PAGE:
[iDC] Re: Atoms and Bits and Interaction City

Khan, Omar omarkhan at ap.buffalo.edu
Wed Aug 23 16:50:19 EDT 2006

The discussion that has been spurred on by ISEA/01 has been very
productive but I feel it has not touched on a very important aspect,
architecture. The "critical" vs. "playful" (which seems more precisely
to be "entertaining") opposition reminds me a bit of the "art" vs
"design" dichotomy that served only to reify the institutionalization of
art through galleries, museums and experts. Hence Anna's comment that
the successful part of the Festival was the "curated" part is emblematic
of this :

>I agree with Chris Byrne that the strongest parts of the Festival were
the >fully curated parts - Edge Condidtions, Next New and also Frontera
>Electronica as mentioned by John simply because it acknowledged a
Latino >presence in what is after all a very heavily populated Latino
city. And >yes, the lack of local interfacing with both Vietnamese and
Latino >communities was pretty appalling.

Curation here is not simply the choice of artworks but the venue of
their presentation. Yes if you put something in a museum, or a club or a
theater it completely affects its reception. When you put it in a trade
show hanger like southhall one would imagine that it will affect the way
the artists and the audience will respectively present and receive that
work. Now do you resist this "trade show" reading or do you perform it,
"play" it out and in the process not only reveal its workings but also
make your audience complicit in the activity. This is what is completely
missing from this conversation the material objects that frame the work
we do. I use the word "architecture" to refer to these objects which I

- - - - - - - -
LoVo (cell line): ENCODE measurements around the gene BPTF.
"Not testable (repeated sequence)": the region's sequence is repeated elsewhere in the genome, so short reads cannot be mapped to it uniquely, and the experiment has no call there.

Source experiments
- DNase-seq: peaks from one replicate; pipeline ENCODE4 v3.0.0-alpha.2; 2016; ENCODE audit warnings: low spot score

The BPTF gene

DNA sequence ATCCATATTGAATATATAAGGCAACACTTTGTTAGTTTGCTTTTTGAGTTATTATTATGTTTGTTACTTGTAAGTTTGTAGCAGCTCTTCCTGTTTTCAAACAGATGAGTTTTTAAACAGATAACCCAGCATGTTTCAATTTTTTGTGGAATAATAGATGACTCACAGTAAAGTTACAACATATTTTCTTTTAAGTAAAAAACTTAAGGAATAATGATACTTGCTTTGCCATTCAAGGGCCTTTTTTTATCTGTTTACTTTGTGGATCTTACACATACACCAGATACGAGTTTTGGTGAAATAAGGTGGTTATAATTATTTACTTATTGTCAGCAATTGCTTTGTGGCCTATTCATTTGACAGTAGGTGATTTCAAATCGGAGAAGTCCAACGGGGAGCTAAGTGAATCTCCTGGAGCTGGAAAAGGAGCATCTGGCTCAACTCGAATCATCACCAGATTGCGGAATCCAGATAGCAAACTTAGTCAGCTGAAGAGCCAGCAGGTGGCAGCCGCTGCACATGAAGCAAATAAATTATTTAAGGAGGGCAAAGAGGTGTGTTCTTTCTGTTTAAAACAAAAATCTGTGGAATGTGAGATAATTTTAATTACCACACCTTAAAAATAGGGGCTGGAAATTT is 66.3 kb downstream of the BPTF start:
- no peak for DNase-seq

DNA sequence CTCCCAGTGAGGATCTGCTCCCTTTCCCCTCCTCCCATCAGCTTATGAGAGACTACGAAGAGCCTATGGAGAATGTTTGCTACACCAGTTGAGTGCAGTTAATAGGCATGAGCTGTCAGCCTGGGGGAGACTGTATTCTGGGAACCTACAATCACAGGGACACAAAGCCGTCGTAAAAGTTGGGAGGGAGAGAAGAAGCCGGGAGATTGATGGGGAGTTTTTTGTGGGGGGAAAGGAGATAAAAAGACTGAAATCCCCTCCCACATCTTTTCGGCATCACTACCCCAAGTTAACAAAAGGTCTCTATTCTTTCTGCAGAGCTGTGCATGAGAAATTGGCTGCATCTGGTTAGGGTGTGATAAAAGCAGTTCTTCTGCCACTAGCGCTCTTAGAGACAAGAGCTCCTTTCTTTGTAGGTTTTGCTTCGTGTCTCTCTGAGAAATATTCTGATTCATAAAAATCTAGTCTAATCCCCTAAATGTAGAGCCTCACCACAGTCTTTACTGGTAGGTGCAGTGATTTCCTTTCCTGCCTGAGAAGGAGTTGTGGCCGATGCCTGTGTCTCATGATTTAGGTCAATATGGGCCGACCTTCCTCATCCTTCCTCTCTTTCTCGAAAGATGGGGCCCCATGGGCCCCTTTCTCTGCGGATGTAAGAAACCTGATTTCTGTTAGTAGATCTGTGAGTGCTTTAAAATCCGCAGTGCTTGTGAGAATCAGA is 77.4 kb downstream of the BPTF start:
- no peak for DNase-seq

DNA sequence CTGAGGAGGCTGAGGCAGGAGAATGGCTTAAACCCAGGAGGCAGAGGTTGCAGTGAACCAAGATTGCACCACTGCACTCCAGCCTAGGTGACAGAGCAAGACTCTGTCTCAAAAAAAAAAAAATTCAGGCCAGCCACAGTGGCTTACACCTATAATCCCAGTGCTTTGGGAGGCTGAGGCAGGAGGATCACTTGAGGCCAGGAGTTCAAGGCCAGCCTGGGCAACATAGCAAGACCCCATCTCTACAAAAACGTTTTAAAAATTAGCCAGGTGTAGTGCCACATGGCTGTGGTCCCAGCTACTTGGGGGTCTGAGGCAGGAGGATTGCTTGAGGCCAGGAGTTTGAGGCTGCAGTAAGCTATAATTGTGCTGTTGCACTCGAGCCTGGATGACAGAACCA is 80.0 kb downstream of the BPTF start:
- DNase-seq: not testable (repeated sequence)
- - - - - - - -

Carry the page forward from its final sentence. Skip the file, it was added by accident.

think are not separate from the politics of critical discourse that so
many are complaining about. 

"SEEN-Fruits of our labor" (www.fruitsofourlabor.org) was our piece in
the ZeroOne festival. It was in response to Community Domain. Please
look at the site for explanation of the project because what I want to
point to is the problem that we had in "siting" it. Steve Dietz asked if
we would like to include it in the Edge Condition show and although that
was very tempting becase we could control the lighting, security etc. it
clearly went against the spirit of the the work...accessibility to the
general public. It ended up in front of the museum in the ring of palms.
When we were doing our surveys with undocumented day workers the
director of the worker's center asked where the work would be located. I
told her I didn't know but we were considering in front of the museum.
The museum she responded...would they (her and the workers) have to pay
to see it? Who is the audience for this work? What is the politics of
the architecture that enables or deters the participation of this
audience? Who came to South hall vs who went to the museum vs who
searched the streets. We are so quick to encapsulate the work in artist
and curator intentions that we do not reflect on their actual
performance... social, technical, political. Not only is the brevity of
the festival a problem for properly assessing/appreciating the work but
the places/spaces where it occurred. What is the architectural dimension
of the question Kevin Hamilton poses: 
>I'd be curious to talk to Lu Shie of the Long March project (still the
>outstanding part of my short ISEA experience) about the difference
between >that project's life on the road in China, working with remote
audiences on >specific challenging and implanted projects, and its life
on the >international art biennial circuit. How do those two spheres
relate, >compare? Does the success of the latter now support more of the
former? How >aware is one of the other? 

There have been questions about the symposium that Trebor, Mark Shepard
and I are organizing in October. At the bottom of the post there is a
description and venue. In reference to the symposium I had begun a
thread on the significance of the material object in light of situated
technologies. Regarding the ISEA/01 discussion I thought it would be
good to discuss the politics of the material object as it moves from
being a fixed frame to an active actor in the environment.